"A hungry stomach knows no allegiance": Transactional activism in community protests in Ficksburg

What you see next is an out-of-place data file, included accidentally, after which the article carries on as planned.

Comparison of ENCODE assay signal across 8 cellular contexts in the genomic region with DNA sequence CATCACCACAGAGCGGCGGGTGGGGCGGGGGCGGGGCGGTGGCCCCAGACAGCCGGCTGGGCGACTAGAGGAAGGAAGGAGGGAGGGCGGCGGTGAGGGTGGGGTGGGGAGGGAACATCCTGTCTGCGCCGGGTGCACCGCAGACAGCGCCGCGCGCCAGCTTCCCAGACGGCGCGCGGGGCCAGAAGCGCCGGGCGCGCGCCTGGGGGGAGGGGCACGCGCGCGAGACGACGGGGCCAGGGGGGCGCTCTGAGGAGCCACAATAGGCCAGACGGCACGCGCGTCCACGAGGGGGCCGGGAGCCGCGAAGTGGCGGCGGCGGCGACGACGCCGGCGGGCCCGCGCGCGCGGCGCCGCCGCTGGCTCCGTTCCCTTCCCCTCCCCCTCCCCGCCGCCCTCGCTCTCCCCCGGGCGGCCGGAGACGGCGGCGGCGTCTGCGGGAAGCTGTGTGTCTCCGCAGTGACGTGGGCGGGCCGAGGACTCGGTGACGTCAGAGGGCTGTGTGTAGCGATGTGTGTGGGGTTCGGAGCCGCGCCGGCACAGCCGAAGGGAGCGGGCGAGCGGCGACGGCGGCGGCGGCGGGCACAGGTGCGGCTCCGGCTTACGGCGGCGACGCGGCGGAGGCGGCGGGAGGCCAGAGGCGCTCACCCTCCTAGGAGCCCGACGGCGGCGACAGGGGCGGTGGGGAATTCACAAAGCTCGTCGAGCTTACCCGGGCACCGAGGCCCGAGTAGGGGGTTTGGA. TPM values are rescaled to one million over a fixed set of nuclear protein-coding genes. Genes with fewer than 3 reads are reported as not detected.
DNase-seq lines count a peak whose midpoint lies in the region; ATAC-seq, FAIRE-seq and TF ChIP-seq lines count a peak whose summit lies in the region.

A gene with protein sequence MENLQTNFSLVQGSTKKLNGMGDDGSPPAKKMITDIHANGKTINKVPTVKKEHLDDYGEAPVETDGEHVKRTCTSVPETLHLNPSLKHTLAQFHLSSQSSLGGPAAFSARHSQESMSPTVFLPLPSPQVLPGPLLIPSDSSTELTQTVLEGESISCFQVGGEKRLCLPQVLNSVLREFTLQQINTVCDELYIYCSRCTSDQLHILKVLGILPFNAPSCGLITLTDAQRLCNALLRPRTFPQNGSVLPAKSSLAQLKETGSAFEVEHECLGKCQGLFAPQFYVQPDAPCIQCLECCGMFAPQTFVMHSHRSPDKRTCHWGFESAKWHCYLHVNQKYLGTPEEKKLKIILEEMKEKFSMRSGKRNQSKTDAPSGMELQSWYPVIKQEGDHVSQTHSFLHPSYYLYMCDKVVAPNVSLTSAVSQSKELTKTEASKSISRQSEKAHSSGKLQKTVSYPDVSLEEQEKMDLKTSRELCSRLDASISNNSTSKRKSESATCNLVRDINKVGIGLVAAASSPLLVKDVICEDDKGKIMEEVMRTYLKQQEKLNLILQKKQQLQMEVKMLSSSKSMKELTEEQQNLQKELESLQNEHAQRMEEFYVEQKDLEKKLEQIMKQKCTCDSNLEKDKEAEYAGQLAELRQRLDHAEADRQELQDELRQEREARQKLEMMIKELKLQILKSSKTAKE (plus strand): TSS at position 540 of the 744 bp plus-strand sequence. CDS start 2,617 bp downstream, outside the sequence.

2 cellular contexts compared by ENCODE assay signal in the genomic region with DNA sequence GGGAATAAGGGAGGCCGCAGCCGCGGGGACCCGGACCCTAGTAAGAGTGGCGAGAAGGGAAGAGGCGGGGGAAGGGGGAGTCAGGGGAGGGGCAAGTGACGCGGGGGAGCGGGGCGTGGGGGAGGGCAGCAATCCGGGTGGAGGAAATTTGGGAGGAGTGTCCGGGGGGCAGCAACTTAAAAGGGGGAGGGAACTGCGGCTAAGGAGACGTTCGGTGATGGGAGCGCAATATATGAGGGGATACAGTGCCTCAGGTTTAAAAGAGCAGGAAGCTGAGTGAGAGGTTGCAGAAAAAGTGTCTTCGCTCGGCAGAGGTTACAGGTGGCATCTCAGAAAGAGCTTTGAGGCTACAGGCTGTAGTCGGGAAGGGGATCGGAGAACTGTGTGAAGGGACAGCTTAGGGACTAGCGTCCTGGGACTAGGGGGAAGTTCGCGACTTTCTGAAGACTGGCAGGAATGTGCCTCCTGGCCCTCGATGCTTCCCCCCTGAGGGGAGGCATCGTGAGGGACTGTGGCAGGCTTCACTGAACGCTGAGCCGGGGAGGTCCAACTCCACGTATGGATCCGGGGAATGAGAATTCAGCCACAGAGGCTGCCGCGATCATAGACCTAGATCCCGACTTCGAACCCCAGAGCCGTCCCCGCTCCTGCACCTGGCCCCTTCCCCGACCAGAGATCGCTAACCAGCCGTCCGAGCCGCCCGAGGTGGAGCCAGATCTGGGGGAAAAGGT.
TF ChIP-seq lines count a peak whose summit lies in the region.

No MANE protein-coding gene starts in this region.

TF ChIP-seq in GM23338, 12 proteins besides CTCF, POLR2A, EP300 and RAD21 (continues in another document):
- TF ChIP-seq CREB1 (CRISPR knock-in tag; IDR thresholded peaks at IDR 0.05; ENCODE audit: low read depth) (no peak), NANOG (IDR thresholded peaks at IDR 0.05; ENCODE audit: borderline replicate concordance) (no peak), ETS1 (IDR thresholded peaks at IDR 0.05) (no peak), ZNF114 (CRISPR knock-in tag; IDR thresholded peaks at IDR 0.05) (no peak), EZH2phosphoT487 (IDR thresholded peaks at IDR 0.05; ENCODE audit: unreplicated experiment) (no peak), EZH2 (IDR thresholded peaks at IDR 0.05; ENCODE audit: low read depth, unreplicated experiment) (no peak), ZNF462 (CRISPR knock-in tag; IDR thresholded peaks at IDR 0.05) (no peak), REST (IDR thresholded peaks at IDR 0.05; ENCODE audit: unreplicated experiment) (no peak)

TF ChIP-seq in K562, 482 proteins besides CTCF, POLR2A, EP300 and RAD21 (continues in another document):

Over the past few years, there has been a renewed focus on leadership in social movements. While leadership is central in creating organisational capacity for collective action, not many studies focus on leadership engagement practices – a crucial element for movement goal attainment. Utilising the concept of “transactional activism” – the process whereby state actors manage challengers by providing benefits and a myriad of other opportunities to selected leaders – this article examines how the engagement practices of civic group leaders influence community protests. It does so by drawing on an extensive case study of the nature and patterns of engagements between the leaders of the Meqheleng Concerned Citizens (MCC) civic group and state actors, as well as community perceptions about such engagements during three community protests in Ficksburg during 2011. The analysis reveals that transactional activism generates substantial problems for civic organisations engaged in community protests. The complex engagements between civic group leaders and state actors reflect a value shift from attaining collective benefits for the groups towards protest leaders that are inherently predisposed to pursuing their own interests. The study generates several conclusions about how transactional activism derails opportunities to deal with the fundamental grievances of communities. These unresolved grievances are one of the reasons for the high prevalence of recurrent and violent community protests in different parts of South Africa.
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